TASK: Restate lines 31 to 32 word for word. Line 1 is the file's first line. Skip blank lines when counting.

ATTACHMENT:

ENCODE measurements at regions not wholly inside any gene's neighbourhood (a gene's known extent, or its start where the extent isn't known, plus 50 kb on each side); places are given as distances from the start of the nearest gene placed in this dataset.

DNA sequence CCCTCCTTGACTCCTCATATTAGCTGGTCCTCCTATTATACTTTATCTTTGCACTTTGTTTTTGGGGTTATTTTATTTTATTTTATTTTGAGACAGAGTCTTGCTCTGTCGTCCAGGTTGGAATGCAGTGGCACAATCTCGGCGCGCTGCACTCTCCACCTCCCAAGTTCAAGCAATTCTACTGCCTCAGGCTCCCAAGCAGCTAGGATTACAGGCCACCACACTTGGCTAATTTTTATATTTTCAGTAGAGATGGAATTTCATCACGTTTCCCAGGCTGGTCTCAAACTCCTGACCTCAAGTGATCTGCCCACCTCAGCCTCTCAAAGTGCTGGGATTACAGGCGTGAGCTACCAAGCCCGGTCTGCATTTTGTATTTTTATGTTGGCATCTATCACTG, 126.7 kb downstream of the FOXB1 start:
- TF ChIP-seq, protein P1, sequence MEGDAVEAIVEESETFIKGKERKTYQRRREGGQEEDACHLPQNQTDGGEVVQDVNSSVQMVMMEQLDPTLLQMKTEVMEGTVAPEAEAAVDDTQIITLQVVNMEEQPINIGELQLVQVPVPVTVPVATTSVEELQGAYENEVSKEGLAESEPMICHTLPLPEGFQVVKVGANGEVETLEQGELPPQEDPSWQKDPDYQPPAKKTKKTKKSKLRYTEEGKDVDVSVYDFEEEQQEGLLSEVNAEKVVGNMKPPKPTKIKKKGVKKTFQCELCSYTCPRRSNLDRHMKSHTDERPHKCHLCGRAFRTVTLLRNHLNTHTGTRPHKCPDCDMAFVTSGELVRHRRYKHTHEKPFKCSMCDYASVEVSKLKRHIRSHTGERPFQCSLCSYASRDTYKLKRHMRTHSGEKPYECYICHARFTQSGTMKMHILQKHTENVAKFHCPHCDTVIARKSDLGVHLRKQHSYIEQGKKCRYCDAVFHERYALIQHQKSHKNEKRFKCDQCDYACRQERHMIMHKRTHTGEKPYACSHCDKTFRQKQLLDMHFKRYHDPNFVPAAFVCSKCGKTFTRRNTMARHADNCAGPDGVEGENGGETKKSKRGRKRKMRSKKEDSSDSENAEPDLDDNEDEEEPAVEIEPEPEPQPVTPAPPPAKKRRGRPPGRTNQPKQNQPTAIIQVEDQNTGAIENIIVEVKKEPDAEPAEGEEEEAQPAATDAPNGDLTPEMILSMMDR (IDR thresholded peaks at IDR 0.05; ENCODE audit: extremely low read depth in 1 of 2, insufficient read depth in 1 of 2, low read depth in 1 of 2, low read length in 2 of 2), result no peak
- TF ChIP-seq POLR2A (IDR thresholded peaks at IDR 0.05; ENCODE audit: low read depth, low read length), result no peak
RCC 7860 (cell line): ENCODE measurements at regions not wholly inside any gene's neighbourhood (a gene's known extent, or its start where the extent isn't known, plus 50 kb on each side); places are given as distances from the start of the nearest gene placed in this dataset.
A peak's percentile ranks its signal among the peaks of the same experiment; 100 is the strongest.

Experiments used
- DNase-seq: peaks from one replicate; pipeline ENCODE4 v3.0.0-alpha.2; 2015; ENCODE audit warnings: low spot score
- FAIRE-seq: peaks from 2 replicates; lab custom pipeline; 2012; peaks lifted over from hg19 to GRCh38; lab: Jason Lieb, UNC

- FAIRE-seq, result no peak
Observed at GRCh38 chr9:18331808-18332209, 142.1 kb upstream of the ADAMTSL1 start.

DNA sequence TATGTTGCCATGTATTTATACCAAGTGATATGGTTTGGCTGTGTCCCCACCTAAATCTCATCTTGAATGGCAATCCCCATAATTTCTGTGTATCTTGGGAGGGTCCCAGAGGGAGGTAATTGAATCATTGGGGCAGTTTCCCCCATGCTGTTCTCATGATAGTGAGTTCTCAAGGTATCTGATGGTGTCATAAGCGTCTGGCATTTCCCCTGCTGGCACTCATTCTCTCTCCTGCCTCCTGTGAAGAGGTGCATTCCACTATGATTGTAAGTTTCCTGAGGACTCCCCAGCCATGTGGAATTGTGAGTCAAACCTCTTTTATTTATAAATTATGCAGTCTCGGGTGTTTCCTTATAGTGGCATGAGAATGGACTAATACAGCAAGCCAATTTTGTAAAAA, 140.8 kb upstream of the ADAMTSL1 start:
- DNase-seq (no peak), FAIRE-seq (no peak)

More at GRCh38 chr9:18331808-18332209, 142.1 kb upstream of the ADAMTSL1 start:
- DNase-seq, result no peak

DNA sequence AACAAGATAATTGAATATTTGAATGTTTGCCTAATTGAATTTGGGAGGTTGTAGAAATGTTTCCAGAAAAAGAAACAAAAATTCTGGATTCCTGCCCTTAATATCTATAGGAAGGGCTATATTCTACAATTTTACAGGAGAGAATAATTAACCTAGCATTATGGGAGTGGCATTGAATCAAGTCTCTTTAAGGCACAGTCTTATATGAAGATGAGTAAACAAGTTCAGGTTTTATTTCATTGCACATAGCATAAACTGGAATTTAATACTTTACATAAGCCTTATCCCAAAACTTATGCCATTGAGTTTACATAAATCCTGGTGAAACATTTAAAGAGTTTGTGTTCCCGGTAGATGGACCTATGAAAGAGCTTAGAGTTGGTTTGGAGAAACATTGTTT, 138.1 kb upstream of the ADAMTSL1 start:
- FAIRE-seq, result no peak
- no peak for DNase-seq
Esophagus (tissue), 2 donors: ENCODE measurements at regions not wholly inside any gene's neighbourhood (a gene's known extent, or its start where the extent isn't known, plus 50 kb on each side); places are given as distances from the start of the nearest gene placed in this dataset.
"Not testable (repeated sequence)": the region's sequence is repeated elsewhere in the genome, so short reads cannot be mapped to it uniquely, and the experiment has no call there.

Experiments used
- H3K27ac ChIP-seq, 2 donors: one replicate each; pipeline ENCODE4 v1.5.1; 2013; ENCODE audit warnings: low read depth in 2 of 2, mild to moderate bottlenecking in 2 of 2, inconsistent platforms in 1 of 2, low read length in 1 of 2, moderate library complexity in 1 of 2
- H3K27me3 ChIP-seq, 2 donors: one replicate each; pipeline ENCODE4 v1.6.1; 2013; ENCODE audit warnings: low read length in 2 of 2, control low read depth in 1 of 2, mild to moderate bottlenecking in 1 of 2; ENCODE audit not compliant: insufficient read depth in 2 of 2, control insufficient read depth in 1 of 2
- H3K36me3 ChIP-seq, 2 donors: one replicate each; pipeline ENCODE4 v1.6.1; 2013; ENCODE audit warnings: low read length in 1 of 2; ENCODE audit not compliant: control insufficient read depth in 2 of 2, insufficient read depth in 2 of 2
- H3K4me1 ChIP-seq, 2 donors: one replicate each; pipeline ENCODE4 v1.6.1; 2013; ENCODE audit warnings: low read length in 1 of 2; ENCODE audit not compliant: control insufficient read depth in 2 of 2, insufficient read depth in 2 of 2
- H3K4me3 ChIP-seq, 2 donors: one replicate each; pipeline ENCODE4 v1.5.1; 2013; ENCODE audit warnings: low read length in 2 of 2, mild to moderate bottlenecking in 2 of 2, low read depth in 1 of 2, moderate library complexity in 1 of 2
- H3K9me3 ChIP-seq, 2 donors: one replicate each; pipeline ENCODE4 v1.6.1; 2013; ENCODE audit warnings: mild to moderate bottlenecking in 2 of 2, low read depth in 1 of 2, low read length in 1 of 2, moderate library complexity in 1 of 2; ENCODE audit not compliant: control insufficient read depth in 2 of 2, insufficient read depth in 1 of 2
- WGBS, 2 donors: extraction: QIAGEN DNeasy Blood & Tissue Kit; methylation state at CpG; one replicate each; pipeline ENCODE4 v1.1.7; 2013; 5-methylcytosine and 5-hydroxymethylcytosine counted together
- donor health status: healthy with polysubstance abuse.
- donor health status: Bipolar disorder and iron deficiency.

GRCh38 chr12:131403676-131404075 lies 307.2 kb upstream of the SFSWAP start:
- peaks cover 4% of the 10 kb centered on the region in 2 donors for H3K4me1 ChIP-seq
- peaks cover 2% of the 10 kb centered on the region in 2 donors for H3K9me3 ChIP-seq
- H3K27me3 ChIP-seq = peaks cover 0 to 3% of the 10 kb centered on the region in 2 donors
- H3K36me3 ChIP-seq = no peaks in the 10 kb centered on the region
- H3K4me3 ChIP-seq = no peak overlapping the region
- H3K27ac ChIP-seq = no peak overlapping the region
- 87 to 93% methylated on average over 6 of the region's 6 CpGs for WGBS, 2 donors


GRCh38 chr12:131403676-131404075 lies 307.2 kb upstream of the SFSWAP start:
- peaks cover 4% of the 10 kb centered on the region in 2 donors for H3K4me1 ChIP-seq